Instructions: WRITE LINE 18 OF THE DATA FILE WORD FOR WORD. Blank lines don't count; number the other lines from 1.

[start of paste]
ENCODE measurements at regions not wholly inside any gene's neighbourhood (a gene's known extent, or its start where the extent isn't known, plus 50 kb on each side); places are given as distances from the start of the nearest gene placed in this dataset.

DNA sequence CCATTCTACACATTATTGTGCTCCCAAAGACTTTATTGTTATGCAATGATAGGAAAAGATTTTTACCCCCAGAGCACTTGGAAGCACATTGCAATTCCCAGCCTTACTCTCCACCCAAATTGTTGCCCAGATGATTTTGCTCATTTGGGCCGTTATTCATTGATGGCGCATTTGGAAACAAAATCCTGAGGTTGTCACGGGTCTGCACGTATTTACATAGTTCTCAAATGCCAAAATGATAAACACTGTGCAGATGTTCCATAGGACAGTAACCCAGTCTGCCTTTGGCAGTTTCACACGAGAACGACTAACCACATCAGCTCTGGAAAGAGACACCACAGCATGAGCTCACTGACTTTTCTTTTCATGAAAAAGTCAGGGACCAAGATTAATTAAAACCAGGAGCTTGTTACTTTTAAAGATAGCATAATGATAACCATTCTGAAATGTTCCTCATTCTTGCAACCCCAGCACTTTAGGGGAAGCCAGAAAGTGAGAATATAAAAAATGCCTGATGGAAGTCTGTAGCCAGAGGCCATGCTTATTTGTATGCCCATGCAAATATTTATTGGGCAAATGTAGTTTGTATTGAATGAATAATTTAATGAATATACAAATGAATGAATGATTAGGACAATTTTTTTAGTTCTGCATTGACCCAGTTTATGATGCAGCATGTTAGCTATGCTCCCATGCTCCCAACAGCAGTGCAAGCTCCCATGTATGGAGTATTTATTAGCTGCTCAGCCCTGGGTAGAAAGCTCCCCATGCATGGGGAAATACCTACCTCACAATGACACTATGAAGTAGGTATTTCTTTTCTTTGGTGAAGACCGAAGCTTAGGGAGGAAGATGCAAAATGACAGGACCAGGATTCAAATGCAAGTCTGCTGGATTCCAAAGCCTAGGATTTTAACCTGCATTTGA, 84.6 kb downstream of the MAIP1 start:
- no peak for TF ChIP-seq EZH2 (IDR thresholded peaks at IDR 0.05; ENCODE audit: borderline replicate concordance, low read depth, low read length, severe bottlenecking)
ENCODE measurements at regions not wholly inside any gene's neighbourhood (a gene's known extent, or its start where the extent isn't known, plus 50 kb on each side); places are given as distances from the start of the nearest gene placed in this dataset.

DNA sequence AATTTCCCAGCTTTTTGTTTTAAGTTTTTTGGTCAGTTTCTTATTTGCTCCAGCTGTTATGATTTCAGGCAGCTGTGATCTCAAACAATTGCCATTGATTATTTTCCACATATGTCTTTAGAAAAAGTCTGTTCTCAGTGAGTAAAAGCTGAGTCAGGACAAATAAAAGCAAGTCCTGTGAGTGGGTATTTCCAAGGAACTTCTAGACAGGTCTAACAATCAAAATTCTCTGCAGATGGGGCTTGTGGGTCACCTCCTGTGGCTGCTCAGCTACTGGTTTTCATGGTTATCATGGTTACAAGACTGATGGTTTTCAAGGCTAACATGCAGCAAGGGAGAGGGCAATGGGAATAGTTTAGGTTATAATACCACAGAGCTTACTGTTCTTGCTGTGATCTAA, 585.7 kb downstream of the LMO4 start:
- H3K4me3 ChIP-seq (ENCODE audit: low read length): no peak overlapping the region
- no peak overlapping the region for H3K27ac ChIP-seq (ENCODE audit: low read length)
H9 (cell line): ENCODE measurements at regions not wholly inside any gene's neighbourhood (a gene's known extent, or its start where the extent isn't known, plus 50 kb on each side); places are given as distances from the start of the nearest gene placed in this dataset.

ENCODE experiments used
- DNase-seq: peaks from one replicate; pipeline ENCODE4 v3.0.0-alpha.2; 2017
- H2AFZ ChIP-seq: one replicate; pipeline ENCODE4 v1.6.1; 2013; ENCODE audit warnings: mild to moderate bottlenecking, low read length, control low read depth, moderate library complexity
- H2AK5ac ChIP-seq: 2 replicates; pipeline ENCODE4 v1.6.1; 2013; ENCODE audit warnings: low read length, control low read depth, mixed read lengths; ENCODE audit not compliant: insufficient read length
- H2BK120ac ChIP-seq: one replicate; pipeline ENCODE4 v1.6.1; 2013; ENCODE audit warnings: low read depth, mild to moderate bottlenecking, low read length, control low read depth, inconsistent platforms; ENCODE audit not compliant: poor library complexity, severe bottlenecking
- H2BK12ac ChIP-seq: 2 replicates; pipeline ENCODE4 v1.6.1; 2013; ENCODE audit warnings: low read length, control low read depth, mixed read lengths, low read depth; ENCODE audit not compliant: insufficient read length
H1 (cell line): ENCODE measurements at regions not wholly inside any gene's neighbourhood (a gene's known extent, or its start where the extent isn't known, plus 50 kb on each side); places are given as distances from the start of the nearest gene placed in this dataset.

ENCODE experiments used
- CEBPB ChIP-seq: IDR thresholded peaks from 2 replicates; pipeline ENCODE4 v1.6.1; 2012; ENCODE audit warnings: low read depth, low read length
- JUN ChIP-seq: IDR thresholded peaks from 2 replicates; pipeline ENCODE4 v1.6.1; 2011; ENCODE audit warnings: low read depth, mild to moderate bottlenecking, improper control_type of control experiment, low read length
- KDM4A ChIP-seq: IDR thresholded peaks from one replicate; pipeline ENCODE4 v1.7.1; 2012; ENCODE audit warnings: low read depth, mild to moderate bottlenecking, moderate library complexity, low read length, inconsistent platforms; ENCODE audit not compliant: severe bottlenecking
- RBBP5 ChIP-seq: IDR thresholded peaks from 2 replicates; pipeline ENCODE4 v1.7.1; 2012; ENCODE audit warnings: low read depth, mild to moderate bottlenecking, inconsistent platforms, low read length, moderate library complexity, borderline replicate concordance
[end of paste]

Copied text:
- JUN ChIP-seq: IDR thresholded peaks from 2 replicates; pipeline ENCODE4 v1.6.1; 2011; ENCODE audit warnings: low read depth, mild to moderate bottlenecking, improper control_type of control experiment, low read length